Why Artists Are Turning Their Backs on Facebook
Street art graffiti artists have been leaving Facebook and concentrating on their Instagram profiles for the last few years. Unhappy with the intrusive manner in which Facebook admins and community handle their content. It’s become commonplace for group / page admins or content creators to download artists photographs and repost to their own communities without links back to the artists or credit for the content.
In all fairness finding the author of a photograph that’s been reshaped, re-cropped and renamed can be a little challenging at times. The editors at LSD Magazine have been caught wanting themselves over the decade we’ve posted content from the internet. We shifted strategy years ago on Facebook, rather than download other peoples content, we mostly share directly, which usually sees a huge increase in driven traffic, new followers and likes. We tend to only share regenerated content if it has links back to the artist rather than another page.
We started a Sharing is Caring Fridays campaign where we shared anyones page on our platform, regardless of how good they were or how many followers they had. It continued for years and entire sub-communities were formulated using this method. Where Facebook were pushing for ads or boosting posts, LSD Magazine was giving them a good kickstart without spending any cash whatsoever. You can see where the art world and commerce collide, translating in long page loading times and sharing wasn’t as fluid as it once was. Sharing is Caring Fridays became longwinded laborious tasks and only half the content was shared during the same time period.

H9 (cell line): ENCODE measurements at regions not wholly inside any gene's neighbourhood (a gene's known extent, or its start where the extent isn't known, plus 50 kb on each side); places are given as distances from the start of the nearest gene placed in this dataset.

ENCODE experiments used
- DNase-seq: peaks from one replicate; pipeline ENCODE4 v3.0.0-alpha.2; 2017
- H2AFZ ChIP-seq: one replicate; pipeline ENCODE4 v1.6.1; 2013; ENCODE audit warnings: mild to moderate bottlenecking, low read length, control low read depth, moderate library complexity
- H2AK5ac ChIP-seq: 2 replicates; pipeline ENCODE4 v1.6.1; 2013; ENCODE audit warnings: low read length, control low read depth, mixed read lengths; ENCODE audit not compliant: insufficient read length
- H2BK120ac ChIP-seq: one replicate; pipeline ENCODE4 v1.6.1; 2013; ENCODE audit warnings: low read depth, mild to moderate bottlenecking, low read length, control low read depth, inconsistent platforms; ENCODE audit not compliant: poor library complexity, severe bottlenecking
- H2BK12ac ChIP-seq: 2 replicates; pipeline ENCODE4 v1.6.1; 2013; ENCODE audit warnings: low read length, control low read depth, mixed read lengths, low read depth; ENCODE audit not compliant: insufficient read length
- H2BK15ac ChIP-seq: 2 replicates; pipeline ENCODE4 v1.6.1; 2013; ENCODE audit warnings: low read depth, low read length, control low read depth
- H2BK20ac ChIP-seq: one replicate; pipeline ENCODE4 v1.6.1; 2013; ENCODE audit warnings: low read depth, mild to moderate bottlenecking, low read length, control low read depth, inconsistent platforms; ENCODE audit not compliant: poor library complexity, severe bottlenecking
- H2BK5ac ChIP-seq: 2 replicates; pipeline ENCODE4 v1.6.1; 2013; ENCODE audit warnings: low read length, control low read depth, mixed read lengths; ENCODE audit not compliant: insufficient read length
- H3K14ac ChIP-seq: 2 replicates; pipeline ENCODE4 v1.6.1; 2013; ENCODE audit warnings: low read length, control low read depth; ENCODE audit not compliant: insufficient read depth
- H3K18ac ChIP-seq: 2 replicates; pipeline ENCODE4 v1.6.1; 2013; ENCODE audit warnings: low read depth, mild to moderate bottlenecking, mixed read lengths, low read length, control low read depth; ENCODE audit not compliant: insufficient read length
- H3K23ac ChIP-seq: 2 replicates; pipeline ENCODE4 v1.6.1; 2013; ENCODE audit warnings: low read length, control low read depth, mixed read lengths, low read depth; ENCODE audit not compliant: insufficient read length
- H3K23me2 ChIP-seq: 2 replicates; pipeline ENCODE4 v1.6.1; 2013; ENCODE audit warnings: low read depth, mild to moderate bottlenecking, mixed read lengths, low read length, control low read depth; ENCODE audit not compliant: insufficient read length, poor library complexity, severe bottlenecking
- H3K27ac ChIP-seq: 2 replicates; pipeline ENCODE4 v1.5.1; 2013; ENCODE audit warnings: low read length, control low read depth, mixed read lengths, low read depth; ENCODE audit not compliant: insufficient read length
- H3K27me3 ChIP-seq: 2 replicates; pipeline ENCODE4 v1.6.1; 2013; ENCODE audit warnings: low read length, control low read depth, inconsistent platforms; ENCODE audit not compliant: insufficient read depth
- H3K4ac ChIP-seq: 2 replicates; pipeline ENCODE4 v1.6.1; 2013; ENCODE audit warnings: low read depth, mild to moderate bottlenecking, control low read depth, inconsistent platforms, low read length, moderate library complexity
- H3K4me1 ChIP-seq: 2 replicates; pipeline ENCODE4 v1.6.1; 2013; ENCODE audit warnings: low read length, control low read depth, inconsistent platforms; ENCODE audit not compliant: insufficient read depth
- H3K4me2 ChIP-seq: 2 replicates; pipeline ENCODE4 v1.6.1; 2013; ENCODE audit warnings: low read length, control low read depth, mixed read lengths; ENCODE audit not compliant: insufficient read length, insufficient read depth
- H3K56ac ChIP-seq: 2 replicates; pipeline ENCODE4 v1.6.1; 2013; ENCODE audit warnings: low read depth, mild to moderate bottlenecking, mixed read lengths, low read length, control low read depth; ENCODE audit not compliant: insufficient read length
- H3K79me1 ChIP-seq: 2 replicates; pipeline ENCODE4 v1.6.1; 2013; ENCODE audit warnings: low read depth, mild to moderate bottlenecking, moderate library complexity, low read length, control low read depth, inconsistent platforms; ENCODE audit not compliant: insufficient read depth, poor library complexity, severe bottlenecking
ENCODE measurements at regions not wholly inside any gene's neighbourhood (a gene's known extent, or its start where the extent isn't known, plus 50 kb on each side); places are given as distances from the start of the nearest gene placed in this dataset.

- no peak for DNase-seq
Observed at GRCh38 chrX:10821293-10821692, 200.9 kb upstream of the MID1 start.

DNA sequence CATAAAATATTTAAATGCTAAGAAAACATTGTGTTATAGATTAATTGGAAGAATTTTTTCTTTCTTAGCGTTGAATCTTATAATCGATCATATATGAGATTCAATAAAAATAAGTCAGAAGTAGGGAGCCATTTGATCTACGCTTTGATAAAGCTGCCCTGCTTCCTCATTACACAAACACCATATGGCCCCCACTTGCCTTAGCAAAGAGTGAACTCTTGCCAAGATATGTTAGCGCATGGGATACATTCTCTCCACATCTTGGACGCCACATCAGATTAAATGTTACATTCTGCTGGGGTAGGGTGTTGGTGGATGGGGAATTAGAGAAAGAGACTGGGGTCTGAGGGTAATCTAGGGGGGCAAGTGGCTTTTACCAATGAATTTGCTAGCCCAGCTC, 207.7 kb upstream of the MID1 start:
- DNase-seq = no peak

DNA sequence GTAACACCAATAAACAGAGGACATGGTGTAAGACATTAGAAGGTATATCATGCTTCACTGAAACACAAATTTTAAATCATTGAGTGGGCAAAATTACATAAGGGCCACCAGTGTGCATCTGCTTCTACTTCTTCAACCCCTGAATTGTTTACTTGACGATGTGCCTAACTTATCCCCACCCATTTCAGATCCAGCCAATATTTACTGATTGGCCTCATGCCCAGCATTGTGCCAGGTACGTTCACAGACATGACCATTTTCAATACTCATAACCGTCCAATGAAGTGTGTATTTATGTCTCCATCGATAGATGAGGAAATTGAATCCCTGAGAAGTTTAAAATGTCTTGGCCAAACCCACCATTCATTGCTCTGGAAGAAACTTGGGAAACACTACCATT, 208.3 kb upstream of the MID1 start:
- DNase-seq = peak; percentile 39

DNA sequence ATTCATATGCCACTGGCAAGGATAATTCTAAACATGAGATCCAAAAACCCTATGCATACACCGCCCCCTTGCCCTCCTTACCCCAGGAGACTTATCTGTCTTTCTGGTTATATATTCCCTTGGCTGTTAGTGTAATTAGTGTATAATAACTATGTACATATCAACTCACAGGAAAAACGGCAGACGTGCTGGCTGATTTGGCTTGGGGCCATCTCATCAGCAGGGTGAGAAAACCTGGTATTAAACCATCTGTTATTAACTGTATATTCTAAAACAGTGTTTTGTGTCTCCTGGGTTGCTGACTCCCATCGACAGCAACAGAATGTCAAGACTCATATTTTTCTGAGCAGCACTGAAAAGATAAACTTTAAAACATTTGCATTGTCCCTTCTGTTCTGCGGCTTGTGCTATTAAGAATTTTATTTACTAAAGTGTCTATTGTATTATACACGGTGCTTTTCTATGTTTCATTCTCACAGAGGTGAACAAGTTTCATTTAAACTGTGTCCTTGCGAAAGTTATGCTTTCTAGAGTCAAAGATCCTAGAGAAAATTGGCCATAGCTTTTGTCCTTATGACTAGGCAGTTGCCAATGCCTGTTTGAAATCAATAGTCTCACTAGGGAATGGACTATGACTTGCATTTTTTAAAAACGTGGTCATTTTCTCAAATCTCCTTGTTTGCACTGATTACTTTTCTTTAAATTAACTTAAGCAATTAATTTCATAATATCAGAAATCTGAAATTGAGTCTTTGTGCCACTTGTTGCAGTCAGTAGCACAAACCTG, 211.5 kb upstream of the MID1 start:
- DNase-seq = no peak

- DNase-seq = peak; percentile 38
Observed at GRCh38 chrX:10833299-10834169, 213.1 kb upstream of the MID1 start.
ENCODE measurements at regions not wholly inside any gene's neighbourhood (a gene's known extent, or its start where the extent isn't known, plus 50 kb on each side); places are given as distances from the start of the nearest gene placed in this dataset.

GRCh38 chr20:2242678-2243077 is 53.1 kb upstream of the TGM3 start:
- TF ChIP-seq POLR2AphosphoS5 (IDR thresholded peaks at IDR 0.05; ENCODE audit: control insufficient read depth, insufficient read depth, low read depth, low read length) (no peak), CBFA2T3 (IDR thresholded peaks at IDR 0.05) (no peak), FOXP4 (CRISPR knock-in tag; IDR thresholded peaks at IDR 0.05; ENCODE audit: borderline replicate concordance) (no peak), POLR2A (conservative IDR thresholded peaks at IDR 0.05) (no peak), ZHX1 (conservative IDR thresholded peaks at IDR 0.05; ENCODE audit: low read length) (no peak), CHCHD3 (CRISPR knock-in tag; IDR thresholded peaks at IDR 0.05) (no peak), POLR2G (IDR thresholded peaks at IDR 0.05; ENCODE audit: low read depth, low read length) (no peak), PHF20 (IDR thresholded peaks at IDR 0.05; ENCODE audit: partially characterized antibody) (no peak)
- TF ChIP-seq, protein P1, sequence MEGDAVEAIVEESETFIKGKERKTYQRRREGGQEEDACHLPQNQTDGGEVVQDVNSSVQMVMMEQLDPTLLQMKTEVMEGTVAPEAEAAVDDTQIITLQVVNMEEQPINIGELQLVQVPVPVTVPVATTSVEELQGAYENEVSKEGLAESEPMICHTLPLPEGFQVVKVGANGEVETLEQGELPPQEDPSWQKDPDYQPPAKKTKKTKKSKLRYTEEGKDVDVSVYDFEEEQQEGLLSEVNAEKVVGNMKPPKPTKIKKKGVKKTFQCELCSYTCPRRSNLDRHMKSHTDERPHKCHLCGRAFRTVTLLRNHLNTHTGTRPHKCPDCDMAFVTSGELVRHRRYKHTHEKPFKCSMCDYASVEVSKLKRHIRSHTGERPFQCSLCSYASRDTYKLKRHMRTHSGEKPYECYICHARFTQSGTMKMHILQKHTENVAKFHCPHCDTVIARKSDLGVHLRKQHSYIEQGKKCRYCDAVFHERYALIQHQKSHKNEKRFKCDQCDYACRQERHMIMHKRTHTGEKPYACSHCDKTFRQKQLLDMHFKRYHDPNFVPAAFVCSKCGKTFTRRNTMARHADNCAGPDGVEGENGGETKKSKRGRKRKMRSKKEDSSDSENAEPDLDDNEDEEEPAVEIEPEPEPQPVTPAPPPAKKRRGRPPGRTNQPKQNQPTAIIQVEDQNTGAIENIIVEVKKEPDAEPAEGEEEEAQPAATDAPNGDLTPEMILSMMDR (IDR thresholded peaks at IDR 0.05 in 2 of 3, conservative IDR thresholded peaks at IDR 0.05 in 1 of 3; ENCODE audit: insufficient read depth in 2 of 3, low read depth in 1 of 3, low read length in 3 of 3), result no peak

Worst still in the last six months we’ve seen a huge decline in the number of people following the page. We were stuck between 560,000 and 571,000 followers for months, the stats shows over 1,500 new people a week, yet if you check the numbers today, its 569,464. Facebook unsubscribing people without their knowledge or permission was brought to our attention by dozens of artists that re-subscribed. Living under the threat of being banned from your own group / page because someone reported content they didn’t like can be testing to say the least. You login into your account and Facebook fires up a notification alerting you that the page has been restricted and you have no access until further notice. You have to jump through a series of hoops and the final decision is left at their discretion. Having spent ten years building the page this can be a tad stressful.
This isn’t restricted to LSD Magazine, the effects of this strategy can be felt across this platform and other social media platforms such as YouTube. Instagram is currently providing the simplicity that artists need in these chaotic times. It might be the less of two evils but in terms of reaching our desired audience, Instagram is proving invaluable to a great many people. All platforms have their trolls, where Facebook appears to have more paid trolls than other networks. Personally speaking we’ve spent way too much time building the Facebook page under threat of closure so this could be the moment to switch focus to Instagram.